After more and more research has proven the benefits of delayed umbilical cord clamping, the American College of Obstetricians and Gynecologists (ACOG) has finally acknowledged the practice, and has issued new recommendations for doctors and midwives to hold off clamping on all healthy newborn's umbilical cords for at least 30 to 60 seconds.
"While there are various recommendations regarding optimal timing for delayed umbilical cord clamping, there has been increased evidence that shows that the practice in and of itself has clear health benefits for both [all] infants," Dr. Maria Mascola, lead author of the new ACOG opinion, said via a press release. "And, in most cases, this does not interfere with early care, including drying and stimulating for the first breath, and immediate skin-to-skin contact."
Delayed cord clamping is not new. In fact, under the Unang Yakap protocol established back in 2010 by our Department of Health (DOH), its guidelines already recommend the clamping of the baby's umbilical cord one to three minutes after being born. The World Health Organization (WHO) also includes it in its newborn care protocol along with immediate skin-to-skin contact and breastfeeding. ACOG’s new guidelines just further reinforces the benefits of the practice.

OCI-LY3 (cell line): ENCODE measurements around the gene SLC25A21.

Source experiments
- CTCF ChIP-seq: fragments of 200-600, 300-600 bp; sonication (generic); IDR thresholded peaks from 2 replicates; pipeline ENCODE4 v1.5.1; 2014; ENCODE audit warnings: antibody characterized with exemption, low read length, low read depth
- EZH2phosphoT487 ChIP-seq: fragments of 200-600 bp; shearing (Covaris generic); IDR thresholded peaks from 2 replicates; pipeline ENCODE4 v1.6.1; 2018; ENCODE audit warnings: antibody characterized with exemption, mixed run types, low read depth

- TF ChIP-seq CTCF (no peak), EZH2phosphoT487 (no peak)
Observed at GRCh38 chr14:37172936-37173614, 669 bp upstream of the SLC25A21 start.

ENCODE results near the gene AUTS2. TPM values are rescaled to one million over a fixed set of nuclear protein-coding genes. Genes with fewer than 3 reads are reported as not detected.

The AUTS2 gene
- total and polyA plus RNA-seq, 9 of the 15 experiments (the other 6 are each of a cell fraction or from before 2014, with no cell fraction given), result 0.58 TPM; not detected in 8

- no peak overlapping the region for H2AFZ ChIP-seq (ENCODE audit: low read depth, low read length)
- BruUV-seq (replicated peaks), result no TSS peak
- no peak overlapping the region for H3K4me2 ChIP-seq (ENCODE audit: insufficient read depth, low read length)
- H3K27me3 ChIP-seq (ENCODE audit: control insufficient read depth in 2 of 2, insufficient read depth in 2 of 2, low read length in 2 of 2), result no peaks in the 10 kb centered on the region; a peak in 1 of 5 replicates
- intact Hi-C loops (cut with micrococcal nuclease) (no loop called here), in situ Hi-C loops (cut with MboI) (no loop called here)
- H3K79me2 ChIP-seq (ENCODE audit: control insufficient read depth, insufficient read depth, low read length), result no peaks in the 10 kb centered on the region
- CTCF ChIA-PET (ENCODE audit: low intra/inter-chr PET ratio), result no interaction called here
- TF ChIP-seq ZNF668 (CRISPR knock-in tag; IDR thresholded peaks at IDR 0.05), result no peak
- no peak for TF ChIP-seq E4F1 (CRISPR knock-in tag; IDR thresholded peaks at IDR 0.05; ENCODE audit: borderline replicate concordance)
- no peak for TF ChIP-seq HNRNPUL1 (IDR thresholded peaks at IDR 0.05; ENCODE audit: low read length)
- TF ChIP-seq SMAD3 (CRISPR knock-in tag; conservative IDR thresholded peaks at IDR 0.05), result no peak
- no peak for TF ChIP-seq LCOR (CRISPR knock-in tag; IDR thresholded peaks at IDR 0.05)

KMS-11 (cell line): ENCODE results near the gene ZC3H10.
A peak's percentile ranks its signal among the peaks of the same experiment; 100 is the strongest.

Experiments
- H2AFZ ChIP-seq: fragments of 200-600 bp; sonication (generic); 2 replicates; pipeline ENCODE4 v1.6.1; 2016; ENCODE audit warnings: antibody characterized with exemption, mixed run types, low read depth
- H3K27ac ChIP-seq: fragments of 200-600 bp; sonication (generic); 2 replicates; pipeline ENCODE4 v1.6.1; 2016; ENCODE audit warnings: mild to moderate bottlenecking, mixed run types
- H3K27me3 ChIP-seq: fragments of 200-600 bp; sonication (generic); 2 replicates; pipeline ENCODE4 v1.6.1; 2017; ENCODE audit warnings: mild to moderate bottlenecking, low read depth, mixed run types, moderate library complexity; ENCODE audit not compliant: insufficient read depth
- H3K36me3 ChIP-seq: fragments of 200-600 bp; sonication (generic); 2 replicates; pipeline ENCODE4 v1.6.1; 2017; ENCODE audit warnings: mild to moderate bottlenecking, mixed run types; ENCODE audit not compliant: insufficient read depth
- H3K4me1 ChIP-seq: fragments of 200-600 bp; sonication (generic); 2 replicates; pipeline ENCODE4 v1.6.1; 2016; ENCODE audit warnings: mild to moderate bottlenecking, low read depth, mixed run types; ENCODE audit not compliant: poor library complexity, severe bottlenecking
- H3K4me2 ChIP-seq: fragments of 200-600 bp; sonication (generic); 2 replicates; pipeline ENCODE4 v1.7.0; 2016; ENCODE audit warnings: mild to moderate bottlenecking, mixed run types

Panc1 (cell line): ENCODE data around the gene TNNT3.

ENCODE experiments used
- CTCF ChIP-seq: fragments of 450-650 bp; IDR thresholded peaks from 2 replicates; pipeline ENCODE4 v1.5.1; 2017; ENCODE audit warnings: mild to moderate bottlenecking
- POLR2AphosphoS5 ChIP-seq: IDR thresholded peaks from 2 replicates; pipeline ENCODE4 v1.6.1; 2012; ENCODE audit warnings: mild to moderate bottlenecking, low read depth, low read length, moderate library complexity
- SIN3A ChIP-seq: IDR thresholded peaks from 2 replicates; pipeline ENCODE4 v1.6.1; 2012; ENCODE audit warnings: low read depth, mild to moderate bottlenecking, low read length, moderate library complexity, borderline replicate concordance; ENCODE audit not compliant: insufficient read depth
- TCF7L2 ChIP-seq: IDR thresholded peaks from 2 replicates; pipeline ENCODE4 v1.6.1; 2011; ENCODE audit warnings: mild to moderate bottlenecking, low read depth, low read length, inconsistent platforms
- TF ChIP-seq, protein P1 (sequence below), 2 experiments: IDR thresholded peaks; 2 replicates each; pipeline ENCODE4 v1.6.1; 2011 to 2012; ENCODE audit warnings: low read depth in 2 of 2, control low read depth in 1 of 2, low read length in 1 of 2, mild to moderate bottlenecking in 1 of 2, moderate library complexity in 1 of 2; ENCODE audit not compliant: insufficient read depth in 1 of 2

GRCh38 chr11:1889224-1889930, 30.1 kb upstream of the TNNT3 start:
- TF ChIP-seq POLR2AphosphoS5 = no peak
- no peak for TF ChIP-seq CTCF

The new recommendations of ACOG were agreen upon by a committee after recent research showed that while premature infants are likely to benefit the most from the additional blood flow from the placenta, full-term babies (born at 39 to 40 weeks) also benefit from it as well. The blood from the placenta and the umbilical cord has been proven to contain important nutrients, antibodies, and clot-making factors. It has also been the source of stem cells used in cord blood banking, a health investment many moms today are making.
The extra blood volume has been associated to help improve transitional circulation, better establishment of red blood cell (hemoglobin) volume, and decreased need for blood transfusion in premature babies. It also lessens the chances of the premature infant from suffering from brain hemorrhage and necrotizing enterocolitis, an intestinal disease common in preemies wherein the intestinal tissue becomes damaged and begins to deteriorate.
For full-term babies, the additional blood flow from the placenta has been linked to increased hemoglobin levels at birth, improved iron levels which prevents iron deficiency in the first year of life, and long-term neuro-developmental benefits. It should be noted that iron deficiency has been linked to impaired cognitive, motor and behavioral development.
On “umbilical cord milking” or when the blood is manually pushed through the cord to the baby after birth, ACOG’s official opinion paper states that “there is not enough evidence to support or refute” it, noting that more research is underway.